As parents, we always want to make sure our children are healthy and that includes a strong oral hygiene routine. Researchers have found that the key to kids’ dental health is encouraging good habits at home.
Proper education must begin right away and expectant mothers should learn how to keep their children’s oral health in top shape. Bacteria can be transferred through something as simple as sharing a spoon and kissing on the mouth, so it is important to inform mothers of this risk. Fiona Sandom, president of the British Association of Dental Therapists states, “There have been many studies about the transmission of cavity-causing bacteria from mother to baby. The primary culprit is Streptococcus mutans, that can pass from person to person through the transfer of saliva so sharing utensils, blowing on food, and even kissing toddlers on the mouth all pose a risk.
“As dental professionals, we should be educating parents about the risks to primary dentition that is especially vulnerable during the period of eruption.
“But tooth decay is caused by many other factors and, as well as highlighting the dangers of transmitting infectious saliva, we also need to discuss good oral hygiene (for mother and child), a no-sugar diet and the importance of avoiding bad feeding practices, such as letting a baby constantly suck on the spout of a beaker full of juice, milk or other sugary drinks. Baby teeth are particularly vulnerable to decay and it is never too early to talk about prevention and good oral health practices.”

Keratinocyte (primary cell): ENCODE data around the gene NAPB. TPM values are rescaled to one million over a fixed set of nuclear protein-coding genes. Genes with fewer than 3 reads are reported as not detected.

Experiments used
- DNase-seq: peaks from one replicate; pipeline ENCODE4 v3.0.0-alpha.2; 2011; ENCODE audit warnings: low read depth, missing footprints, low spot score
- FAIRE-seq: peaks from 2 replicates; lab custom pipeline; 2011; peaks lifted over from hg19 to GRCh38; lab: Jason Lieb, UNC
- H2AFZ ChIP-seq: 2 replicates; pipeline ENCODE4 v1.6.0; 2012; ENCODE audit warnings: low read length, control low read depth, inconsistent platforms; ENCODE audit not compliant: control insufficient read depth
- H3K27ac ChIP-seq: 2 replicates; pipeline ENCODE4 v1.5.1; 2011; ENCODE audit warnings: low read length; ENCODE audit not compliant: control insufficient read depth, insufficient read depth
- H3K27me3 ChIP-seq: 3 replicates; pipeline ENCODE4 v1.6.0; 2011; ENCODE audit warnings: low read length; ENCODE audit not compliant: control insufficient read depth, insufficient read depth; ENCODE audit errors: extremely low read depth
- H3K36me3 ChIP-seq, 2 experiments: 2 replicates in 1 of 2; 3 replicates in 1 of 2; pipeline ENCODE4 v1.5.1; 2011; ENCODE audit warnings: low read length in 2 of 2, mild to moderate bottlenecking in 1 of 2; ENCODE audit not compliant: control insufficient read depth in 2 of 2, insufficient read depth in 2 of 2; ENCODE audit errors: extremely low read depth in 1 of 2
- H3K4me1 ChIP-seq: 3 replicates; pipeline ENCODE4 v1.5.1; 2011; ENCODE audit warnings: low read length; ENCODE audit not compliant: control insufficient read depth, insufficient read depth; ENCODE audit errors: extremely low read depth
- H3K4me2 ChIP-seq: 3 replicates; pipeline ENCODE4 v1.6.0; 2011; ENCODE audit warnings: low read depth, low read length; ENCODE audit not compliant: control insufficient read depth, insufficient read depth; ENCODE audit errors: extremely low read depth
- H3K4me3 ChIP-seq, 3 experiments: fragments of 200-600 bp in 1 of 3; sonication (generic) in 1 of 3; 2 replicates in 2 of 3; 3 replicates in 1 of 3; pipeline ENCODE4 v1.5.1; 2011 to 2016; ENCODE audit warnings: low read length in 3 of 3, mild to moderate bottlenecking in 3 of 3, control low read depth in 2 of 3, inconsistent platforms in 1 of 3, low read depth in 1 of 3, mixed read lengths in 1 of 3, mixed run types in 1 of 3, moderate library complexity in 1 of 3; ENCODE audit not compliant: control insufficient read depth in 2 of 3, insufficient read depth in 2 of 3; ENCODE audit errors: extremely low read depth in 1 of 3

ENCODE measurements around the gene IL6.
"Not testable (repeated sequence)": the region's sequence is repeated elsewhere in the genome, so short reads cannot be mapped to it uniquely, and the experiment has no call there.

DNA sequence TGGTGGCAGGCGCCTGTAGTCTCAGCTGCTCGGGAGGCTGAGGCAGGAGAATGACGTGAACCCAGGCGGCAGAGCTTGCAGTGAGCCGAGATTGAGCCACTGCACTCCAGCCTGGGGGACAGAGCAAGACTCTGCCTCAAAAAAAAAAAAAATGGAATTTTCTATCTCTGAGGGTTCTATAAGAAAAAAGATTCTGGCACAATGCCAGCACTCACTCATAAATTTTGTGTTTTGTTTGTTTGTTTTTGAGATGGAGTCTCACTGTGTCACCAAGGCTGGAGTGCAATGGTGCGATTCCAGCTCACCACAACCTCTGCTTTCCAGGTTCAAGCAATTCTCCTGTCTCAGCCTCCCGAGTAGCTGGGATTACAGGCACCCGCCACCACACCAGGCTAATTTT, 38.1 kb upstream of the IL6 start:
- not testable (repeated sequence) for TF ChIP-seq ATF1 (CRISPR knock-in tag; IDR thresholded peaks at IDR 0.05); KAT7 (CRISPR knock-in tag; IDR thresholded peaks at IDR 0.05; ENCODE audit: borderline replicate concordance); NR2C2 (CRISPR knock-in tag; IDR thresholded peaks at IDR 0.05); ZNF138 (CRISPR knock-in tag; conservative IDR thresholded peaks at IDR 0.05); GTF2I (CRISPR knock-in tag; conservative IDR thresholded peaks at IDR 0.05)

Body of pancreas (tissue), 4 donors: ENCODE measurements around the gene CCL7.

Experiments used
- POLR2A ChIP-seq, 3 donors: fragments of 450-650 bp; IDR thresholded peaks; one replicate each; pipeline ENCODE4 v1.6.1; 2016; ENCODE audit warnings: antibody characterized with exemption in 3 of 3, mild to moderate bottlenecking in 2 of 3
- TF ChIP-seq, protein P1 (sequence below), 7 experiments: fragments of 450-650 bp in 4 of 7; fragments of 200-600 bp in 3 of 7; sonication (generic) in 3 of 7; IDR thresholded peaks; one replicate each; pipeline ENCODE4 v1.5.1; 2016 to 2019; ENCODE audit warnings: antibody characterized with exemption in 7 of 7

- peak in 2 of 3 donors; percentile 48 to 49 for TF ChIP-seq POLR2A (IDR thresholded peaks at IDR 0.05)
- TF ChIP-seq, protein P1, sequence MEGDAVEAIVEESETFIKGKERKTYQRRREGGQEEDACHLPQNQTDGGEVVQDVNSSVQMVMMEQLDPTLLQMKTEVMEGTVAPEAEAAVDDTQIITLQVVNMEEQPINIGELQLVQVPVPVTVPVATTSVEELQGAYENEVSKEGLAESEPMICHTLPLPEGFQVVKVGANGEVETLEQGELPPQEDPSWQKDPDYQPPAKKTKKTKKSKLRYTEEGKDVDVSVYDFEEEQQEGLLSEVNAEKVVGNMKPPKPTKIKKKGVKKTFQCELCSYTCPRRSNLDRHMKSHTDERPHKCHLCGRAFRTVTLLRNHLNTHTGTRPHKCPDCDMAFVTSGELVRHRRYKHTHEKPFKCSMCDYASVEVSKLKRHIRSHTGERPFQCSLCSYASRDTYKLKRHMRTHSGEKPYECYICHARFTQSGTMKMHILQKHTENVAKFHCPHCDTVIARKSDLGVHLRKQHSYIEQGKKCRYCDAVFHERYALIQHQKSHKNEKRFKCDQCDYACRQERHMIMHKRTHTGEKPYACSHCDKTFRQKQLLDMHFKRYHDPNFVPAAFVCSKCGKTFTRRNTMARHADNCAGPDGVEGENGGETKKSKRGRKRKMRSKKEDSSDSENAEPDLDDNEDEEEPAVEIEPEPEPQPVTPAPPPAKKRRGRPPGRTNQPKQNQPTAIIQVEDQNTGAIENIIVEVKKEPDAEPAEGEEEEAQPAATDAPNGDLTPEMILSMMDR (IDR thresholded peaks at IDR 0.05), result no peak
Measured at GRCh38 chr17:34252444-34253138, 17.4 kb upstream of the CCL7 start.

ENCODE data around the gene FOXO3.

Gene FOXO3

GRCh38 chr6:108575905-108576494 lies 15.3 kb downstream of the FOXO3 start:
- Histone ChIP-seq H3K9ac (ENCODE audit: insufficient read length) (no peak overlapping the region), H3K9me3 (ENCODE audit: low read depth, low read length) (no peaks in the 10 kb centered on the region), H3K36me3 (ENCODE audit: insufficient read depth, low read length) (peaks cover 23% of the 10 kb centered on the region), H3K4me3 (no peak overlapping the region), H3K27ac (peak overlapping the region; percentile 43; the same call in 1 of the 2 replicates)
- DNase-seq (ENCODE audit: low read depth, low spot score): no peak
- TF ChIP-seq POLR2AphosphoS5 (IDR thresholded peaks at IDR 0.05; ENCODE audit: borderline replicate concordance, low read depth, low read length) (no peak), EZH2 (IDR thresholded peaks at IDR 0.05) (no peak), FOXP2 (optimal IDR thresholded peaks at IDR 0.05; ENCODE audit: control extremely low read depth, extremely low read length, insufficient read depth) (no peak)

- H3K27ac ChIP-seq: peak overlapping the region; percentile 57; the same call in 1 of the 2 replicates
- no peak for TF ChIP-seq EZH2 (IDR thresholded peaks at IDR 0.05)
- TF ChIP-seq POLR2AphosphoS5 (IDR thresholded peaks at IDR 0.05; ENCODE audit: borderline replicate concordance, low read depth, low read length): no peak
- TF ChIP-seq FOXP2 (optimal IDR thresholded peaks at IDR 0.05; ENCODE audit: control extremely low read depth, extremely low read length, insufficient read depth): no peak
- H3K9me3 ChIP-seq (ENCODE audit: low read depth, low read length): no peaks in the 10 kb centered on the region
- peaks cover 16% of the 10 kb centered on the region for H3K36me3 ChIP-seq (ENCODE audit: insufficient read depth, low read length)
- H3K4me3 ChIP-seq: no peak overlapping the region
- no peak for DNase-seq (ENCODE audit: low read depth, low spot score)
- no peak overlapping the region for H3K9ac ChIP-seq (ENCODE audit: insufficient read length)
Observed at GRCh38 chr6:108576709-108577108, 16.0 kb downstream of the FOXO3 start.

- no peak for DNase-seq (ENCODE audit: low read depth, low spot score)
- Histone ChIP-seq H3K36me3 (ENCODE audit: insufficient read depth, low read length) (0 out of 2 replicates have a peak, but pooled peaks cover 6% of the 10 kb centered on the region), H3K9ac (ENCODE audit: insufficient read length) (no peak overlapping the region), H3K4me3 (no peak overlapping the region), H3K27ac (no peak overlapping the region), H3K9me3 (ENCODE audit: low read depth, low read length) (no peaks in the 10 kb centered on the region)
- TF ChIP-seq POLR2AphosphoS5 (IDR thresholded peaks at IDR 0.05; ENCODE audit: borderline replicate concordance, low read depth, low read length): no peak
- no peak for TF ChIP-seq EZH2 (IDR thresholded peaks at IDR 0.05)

Sandom further said, “Children’s dental health education must begin with mothers-to-be. By highlighting the possibility that their own dental health can be compromised during pregnancy due to hormonal changes, it encourages effective and regular cleaning habits that will help prevent tooth decay and caries and, therefore, reduce the risk of any negative transmission to their offspring.
“As dental therapists, we need to share with parents the key preventive oral health measures that will help to eradicate children’s tooth decay.”
By starting with education early and at home, kids can gain lifelong healthy oral habits.